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During my English test, I wrote the following sentence:

There’re many people in the park. Some are walking; the others are flying kites.

My English teacher says that “the others” is wrong, and the correct word is “others” because “the people in the park” is too broad. Is he right? When should I use “others” instead of “the others”?

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    I know this isn't the subject of the question, but let me add that "there're" isn't really a word anyone uses or writes down. I guess maybe it's legitimate but I did a double-take when I saw it. Nearly everyone would just say "there are." Jan 11 at 21:32
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    @DanielMcLaury Actually, it's often spoken, and sometimes used in written dialog to indicate the shortening of the expression when spoken. english.stackexchange.com/questions/12865/…
    – barbecue
    Jan 12 at 20:32
  • @barbecue1: Even the people who claim to say it out loud are saying it looks weird written out, and there's some disagreement there as to whether it's even possible to say out loud. So I think it's at least worth avoiding unless you're sufficiently experienced with English to have a pretty strong opinion in favor of using it. Jan 12 at 22:04
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Both are grammatically correct, but the meanings are different.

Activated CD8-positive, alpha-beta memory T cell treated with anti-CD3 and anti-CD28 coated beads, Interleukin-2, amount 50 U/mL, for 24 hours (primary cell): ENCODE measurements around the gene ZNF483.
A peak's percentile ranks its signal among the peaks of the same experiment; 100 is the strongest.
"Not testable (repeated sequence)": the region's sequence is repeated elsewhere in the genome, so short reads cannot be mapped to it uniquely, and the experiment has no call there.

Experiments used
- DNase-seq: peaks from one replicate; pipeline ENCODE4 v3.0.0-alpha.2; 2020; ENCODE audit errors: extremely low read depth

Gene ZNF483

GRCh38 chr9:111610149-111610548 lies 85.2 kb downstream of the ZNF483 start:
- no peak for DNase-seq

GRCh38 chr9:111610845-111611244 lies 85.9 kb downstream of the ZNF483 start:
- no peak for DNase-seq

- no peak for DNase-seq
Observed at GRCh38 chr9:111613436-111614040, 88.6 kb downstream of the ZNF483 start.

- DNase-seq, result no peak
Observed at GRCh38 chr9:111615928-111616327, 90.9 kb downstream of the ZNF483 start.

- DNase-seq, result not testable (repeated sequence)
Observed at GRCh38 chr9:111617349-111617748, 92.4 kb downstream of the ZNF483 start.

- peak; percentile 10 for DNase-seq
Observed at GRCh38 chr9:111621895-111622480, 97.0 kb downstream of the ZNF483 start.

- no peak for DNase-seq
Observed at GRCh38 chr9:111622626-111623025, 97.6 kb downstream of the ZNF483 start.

Some are walking: the others are flying kites.

The use of the definite article the others means that all of the people who are not walking are flying their kites: if 70% are walking, the other 30% are flying kites.

Some are walking: others are flying kites.

Without a definite article, others means that some of the people who are not walking are flying their kites: if 70% are walking, 30% or fewer of the people are flying kites.

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    +1, though for the first meaning I think that "the rest" would be more idiomatic than "the others".
    – ruakh
    Jan 11 at 22:26
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    @ruakjh, This Ngram graph shows that "the others are" is about twice as common as "the rest are". books.google.com/ngrams/…
    – JavaLatte
    Jan 12 at 9:11
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    I'm not saying that "the others" is never idiomatic in any context; only that in this sentence, with the meaning you describe, "the others" is less idiomatic than "the rest".
    – ruakh
    Jan 12 at 18:11
  • ngram frequency isn't meaningful for spoken English.
    – barbecue
    Jan 12 at 20:33
  • @barbecue, "isn't meaningful for spoken English" is a bit strong. "is more reliable for written English" is probably closer to the truth. Anyway, the OP's question is a about awritten test, so NGram evidence should be admissible even by you.
    – JavaLatte
    Jan 13 at 8:47

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